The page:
• The Operator of the Year (Iron Man) award serves the purpose of recognizing those who work in the field for their leadership with special emphasis on dedication to quality.
  • The Government Official of the Year Award recognizes a government or public official for leadership in transportation activities with emphasis on grooving, grinding and CPR.
  • The Honorary Life Member Award is for those who have rendered outstanding service to the industry and the IGGA. Candidates must be retired or retiring and should have provided significant contributions to the advancement of the industry.[7]

CPP/CPR Techniques

CPP and CPR techniques include slab stabilization, full- and partial-depth repair, dowel bar retrofit, cross stitching longitudinal cracks or joints, diamond grinding and joint and crack resealing. CPP and CPR methods, developed over the last 40 years, are used in lieu of asphalt overlays and bituminous patches to repair roads when longer lasting solutions are desired. Due to rising oil prices, these methods are often less expensive than an asphalt overlay and last three times longer in addition to providing a greener, more sustainable solution. [8][9]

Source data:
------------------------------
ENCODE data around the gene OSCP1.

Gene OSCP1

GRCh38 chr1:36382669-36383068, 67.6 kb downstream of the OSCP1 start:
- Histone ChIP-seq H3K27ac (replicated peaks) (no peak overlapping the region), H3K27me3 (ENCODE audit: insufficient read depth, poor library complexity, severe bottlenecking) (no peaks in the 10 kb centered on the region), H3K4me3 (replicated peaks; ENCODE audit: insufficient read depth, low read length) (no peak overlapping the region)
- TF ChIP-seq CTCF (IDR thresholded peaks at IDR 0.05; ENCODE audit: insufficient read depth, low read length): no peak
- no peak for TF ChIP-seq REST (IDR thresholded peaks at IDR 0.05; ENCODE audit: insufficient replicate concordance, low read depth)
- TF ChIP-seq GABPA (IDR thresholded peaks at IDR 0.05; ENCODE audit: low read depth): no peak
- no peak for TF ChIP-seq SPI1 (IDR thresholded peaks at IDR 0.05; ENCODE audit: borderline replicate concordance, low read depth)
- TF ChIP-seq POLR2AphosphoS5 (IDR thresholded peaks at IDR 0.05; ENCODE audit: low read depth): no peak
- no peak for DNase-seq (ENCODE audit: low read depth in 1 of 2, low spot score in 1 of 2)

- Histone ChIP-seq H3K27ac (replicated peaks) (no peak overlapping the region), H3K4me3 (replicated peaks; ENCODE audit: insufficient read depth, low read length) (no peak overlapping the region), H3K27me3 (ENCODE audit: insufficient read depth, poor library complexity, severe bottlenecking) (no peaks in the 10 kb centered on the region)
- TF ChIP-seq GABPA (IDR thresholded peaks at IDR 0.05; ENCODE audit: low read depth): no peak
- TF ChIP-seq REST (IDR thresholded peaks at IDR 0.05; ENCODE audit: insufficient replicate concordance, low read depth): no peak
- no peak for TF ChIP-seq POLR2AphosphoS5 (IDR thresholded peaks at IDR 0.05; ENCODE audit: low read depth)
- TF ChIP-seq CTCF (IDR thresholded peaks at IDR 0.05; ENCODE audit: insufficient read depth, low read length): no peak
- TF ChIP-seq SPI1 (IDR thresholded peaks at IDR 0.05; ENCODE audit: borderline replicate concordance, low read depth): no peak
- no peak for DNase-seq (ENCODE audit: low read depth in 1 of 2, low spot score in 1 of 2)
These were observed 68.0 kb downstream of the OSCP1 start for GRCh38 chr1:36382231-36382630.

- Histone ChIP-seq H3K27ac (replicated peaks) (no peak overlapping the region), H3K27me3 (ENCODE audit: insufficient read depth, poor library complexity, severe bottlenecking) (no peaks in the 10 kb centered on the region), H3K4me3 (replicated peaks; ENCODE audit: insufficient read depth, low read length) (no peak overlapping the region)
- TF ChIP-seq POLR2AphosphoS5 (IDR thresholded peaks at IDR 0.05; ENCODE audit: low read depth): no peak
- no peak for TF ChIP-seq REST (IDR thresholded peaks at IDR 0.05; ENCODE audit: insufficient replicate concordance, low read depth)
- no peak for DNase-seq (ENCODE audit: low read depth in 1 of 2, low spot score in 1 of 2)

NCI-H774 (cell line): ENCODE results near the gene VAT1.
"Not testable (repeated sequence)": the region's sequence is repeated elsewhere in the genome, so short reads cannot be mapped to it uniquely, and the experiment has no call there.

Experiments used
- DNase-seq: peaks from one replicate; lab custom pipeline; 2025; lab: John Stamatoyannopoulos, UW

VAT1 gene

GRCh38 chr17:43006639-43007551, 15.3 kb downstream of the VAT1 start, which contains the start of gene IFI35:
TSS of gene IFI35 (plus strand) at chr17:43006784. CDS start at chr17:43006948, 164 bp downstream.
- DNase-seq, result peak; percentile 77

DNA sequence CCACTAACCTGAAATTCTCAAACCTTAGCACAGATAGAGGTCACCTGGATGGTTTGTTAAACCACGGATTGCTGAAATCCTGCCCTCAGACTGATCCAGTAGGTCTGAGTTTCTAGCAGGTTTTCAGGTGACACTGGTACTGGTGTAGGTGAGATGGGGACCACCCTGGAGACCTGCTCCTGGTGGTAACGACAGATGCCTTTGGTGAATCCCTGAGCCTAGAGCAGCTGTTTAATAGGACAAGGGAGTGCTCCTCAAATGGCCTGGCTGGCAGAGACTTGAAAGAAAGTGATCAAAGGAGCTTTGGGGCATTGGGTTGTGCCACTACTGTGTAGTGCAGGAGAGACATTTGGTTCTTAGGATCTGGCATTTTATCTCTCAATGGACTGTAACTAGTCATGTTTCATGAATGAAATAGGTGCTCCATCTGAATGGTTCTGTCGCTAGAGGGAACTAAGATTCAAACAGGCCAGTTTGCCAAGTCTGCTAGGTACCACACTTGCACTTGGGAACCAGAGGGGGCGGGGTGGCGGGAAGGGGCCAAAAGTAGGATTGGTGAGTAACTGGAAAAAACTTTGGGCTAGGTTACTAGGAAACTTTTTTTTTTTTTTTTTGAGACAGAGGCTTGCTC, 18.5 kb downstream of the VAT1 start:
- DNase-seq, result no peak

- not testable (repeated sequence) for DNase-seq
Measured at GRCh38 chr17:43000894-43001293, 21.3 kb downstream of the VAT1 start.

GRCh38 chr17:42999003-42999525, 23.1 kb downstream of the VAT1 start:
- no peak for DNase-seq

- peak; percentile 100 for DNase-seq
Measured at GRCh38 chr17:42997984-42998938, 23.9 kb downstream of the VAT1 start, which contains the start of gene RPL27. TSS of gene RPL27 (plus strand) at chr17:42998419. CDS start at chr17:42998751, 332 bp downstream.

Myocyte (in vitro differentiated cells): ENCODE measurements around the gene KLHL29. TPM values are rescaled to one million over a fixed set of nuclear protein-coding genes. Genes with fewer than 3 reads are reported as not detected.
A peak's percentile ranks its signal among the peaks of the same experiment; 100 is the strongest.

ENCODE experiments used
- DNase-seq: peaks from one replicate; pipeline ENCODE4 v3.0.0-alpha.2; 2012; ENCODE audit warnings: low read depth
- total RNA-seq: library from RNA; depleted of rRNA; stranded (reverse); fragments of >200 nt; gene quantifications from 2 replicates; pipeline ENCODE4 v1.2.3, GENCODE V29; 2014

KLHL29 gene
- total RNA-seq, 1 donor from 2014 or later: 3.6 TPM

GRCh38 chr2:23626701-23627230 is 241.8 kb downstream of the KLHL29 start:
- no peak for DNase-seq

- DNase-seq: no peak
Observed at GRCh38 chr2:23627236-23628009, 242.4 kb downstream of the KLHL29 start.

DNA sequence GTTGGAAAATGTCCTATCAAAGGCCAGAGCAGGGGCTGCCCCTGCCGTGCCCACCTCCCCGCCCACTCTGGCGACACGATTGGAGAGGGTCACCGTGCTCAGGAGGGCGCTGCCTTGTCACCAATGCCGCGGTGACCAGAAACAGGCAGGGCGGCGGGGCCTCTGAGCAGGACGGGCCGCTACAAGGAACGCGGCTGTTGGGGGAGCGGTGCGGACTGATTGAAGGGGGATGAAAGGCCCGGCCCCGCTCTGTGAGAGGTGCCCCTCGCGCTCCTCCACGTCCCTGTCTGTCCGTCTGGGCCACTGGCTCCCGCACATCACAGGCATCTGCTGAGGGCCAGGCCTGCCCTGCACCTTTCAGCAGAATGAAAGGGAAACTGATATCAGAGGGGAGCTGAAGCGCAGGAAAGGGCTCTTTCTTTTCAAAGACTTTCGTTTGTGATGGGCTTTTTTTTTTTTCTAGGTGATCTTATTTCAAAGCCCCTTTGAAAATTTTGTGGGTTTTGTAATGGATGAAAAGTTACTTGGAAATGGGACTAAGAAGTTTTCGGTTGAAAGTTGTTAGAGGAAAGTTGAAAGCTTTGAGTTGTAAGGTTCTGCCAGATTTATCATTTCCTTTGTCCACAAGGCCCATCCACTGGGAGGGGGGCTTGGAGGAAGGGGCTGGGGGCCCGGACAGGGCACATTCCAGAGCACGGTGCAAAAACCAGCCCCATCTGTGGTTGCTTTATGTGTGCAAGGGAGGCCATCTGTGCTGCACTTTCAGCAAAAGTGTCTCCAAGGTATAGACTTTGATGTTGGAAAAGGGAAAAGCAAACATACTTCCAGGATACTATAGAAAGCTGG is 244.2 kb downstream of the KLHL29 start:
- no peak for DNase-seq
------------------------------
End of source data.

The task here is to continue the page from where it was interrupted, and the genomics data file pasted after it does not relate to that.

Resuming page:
A recent study was conducted that shows that diamond grinding is an effective means of extending the service life of concrete by imparting a smooth pavement surface with desirable surface texture. The process can also be used to address faulting at joints or cracks, roughness, polished concrete surfaces exhibiting inadequate macrotexure, wheel path rutting, unacceptable noise levels, permanent upward slab warping and inadequate transverse slopes. The California Department of Transportation (CALTRANS), a pioneer in the use of diamond grinding to preserve their concrete roadways, has determined that the average age of a diamond ground surface in Calif. is between 16 to 17 years, and a pavement can be diamond ground up to three times.[10][11]